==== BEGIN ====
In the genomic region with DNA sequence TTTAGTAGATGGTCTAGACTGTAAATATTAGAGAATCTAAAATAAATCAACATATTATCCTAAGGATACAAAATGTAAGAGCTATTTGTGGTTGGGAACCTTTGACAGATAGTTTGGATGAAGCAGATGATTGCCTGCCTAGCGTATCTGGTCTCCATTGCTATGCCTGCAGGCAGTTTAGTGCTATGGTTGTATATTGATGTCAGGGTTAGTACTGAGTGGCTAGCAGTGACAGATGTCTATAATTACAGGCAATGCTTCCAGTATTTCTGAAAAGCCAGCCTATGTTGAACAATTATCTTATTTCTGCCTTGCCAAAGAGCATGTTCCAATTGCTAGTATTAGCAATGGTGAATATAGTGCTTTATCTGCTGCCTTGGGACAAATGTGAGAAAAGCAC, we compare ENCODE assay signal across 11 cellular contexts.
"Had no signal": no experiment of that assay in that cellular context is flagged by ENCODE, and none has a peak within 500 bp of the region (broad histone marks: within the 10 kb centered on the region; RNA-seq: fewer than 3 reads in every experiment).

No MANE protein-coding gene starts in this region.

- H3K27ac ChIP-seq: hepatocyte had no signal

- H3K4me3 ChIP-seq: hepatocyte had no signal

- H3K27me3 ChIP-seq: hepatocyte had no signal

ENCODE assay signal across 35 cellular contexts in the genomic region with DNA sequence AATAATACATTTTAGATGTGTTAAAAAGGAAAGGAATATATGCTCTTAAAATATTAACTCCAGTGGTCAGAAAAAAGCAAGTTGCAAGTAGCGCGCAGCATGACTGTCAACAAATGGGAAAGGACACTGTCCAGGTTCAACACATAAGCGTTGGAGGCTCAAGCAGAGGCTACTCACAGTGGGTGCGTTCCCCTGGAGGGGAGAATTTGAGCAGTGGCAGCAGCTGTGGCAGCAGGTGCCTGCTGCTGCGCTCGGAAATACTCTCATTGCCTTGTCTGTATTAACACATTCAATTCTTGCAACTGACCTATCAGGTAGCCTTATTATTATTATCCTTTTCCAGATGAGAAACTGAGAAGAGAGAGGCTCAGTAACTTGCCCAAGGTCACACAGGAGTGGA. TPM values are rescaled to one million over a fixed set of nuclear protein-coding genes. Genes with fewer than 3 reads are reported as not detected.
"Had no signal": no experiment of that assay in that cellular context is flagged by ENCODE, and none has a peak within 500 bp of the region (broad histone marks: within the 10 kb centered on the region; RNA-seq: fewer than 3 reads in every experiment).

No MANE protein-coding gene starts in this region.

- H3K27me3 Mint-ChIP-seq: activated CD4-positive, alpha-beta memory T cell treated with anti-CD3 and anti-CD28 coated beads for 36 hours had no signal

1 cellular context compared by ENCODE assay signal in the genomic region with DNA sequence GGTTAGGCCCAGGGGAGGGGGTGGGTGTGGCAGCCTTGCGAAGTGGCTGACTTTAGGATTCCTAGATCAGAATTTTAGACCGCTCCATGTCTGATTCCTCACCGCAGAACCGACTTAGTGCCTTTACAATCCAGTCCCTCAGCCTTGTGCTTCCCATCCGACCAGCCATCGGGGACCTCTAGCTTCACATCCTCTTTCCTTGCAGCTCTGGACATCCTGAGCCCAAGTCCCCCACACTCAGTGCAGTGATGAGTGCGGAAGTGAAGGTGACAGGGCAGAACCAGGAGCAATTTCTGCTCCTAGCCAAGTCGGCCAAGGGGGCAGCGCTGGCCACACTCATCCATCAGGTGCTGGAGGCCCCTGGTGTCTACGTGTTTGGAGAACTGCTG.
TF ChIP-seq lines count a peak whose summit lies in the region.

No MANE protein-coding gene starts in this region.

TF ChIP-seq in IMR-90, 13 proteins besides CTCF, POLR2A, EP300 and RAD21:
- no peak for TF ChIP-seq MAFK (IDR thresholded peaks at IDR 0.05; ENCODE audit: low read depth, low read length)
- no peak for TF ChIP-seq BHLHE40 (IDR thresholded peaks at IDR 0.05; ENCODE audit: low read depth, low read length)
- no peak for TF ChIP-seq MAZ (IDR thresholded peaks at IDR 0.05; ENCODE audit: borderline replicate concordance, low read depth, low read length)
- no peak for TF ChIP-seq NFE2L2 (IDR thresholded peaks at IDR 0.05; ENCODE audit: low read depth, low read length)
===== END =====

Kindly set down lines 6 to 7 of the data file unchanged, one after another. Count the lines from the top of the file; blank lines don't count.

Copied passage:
- H3K27me3 ChIP-seq: hepatocyte had no signal

ENCODE assay signal across 35 cellular contexts in the genomic region with DNA sequence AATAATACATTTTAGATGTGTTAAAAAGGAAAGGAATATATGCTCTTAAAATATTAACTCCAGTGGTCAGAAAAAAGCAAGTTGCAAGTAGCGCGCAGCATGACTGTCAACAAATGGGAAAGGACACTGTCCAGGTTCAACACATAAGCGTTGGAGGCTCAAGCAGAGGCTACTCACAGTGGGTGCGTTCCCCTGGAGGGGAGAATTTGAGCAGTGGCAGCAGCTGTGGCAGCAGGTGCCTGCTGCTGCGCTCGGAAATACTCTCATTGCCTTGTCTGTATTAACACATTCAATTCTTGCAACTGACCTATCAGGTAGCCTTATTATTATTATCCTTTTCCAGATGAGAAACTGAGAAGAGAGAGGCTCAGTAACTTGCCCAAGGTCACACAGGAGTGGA. TPM values are rescaled to one million over a fixed set of nuclear protein-coding genes. Genes with fewer than 3 reads are reported as not detected.